Tarquin, you bring up an interesting point. What would happen in an edit war if one side had 1,000,000 wikibucks and the other side had 300 wikibucks? Kingturtle 16:31 May 11, 2003 (UTC)

I just signed up, but I feel a little uneasy about it, for more or less the reons that Kingturtle outlines. I'll sleep on it. Maybe I'll cross my name out again in the morning. Tannin

What about Brownie Points? I don't think they're ever taken seriously. Koyaanis Qatsi
everything about chocolate would be perfect
American Cultural Imperialism! No brownie points for me, thankyou! (Stops shouting, takes deep breath, swallows heart pill.) We use .. er ... I'm not sure what we use. Elephant stamps, I think.  :) Tannin
Elephant stamps, then, fine.  :-) Koyaanis Qatsi
Didn't you know? The international symbol for "Wiki elephant stamps", based on "elephant" starting with the letter 'e', is "W€". ;) -- John Owens 21:22 May 11, 2003 (UTC)

I second you on most of your points Kingturtle, in particular the necessity to have made at list 100 edits to receive cash is weird. But, I will go on offering my euros to anyone who will ease an edit war, apologize to someone for having hurt him, or globally speaking behave nicely to others :-)

We already have an article dedicated for this very purpose. It is called Wikipedia:Pages needing attention. Work should be done to clean that article up. And I will not offer anyone WikiMoney to do it. Do it out of your own benevolence. :) Kingturtle 16:55 May 11, 2003 (UTC)

I'm speaking only for myself here, but I don't use that page because I find it both long and impersonal and, therefore, boring. Koyaanis Qatsi
Then that article should be revamped. I'll start right now. :) Kingturtle 17:14 May 11, 2003 (UTC)

Wikipedia is a healthy vibrant community, with hundreds of people working for a common cause. People working together on articles and ideas already happens. I don't see how WikiMoney improves that. But I do see how WikiMoney could potentially harm Wikipedia.

I recommend rather than posting job offers on WikiMoney, you go to Wikipedia:Wikipedians by fields of interest, find people interested in your desired topic, and then ask them directly on their talk pages. I'd much rather get a message on my talk page saying "We are short on articles on North American birds-any interest in doing a couple?" than going to WikiMoney and reading a post that says "I'll give 20 wikibucks to anyone interested in creating articles on North American birds." There is a difference.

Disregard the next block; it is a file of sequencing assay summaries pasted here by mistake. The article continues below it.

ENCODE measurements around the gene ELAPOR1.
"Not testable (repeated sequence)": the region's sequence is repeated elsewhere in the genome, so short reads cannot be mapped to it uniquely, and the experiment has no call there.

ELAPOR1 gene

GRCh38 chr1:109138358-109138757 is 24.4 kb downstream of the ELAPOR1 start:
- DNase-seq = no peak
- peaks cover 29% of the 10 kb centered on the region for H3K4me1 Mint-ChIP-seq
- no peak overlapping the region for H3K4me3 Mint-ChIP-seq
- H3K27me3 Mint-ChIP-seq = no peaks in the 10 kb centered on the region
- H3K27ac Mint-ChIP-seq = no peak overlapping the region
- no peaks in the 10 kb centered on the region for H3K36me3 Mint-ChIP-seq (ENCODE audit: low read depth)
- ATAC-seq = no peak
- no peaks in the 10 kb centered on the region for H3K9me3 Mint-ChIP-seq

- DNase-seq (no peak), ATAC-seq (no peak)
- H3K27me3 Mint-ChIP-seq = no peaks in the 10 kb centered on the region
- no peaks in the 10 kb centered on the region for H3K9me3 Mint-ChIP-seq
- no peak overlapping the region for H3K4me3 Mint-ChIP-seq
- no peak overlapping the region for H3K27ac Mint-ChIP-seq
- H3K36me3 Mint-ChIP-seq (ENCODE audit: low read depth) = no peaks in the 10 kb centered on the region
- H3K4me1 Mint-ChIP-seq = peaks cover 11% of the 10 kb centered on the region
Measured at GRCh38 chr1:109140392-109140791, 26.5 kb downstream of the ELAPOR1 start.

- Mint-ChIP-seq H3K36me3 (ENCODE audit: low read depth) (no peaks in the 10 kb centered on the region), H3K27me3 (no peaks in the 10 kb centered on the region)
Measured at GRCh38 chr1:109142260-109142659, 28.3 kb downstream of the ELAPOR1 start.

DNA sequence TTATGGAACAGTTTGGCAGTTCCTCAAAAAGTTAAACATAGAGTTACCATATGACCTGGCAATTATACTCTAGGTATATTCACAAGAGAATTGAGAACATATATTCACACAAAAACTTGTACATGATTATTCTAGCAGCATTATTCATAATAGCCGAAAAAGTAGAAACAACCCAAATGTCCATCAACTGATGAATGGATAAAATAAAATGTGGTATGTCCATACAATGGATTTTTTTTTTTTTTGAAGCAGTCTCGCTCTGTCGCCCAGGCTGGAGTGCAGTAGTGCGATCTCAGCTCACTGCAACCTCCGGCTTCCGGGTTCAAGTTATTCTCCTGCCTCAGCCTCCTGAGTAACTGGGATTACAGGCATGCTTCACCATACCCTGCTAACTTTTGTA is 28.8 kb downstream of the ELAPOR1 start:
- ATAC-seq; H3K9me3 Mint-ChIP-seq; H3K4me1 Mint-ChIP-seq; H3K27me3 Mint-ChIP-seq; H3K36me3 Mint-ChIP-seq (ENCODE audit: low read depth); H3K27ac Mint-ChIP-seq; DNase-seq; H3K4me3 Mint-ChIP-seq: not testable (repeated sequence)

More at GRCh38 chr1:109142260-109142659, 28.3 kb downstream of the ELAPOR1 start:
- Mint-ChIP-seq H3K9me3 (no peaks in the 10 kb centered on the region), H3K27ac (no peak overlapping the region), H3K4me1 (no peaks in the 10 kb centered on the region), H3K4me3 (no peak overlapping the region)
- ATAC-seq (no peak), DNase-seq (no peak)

Lastly, the notion of providing credits or currency to volunteers who help their own community is not needed in Wikipedia. Wikipedia surpassed 100,000 articles without such incentives. :) Kingturtle 17:14 May 11, 2003 (UTC)

Interesting concept, but status here seems to correlate better with "reputation" which is based on judgement of peers, rather than number of tasks performed. For instance, if someone were to write just one new article a month, but each of them was brilliant prose, that person would be very highly regarded and highly trusted, even though he/she had not done any task that had a WikiMoney price put on it. I've been pondering how to do a scoring system based on reputation, don't have anything to write down yet though. Stan 17:22 May 11, 2003 (UTC)

Kingturtle, I understand your criticisms and agree in part. Whenever you create an economy, things can go wrong. I think what Axel really meant when he wrote "WikiMoney is the quantification of WikiLove" is that it should be that, and that its use for any other purpose constitutes abuse. Please note that if we define abuse, we can do something about it simply by editing the WikiMoney page and removing inappropriate offers. We could, for example, state that WikiMoney should not be used for resolving NPOV disputes.

As for the minimum edits requirement, I think the main reason for that is to avoid people like Lir coming along under 400 different accounts and screwing with the system just for the fun of it. By having at least some condition for playing here, we can reduce abuse to an acceptable minimum. However, how about this: Even those who do not qualify for the free W$ 100 could accept any of the offers at any time and earn WikiMoney. There's no risk in that, the only risk is of fake accounts withdrawing the W$ 100.

Other than that, I think WikiMoney is benevolent. The Jean Marie Le-Pen offer is the only one I've seen so far that might be considered problematic (because it explicitly offers W$ for "positive facts"). Please consider that systems similar to WikiMoney are used in many poor regions of the world successfully to get people to do volunteer work -- because they can actually get something for the "time cash" they earn. Similarly, if WikiMoney works, it allows us to do something about issues we are concerned with, while concentrating on those we consider fun. It's a "motivation exchange", so to speak. I think the W$ 100 initial value is a bit high, though, because you can buy quite a lot with that without doing anything.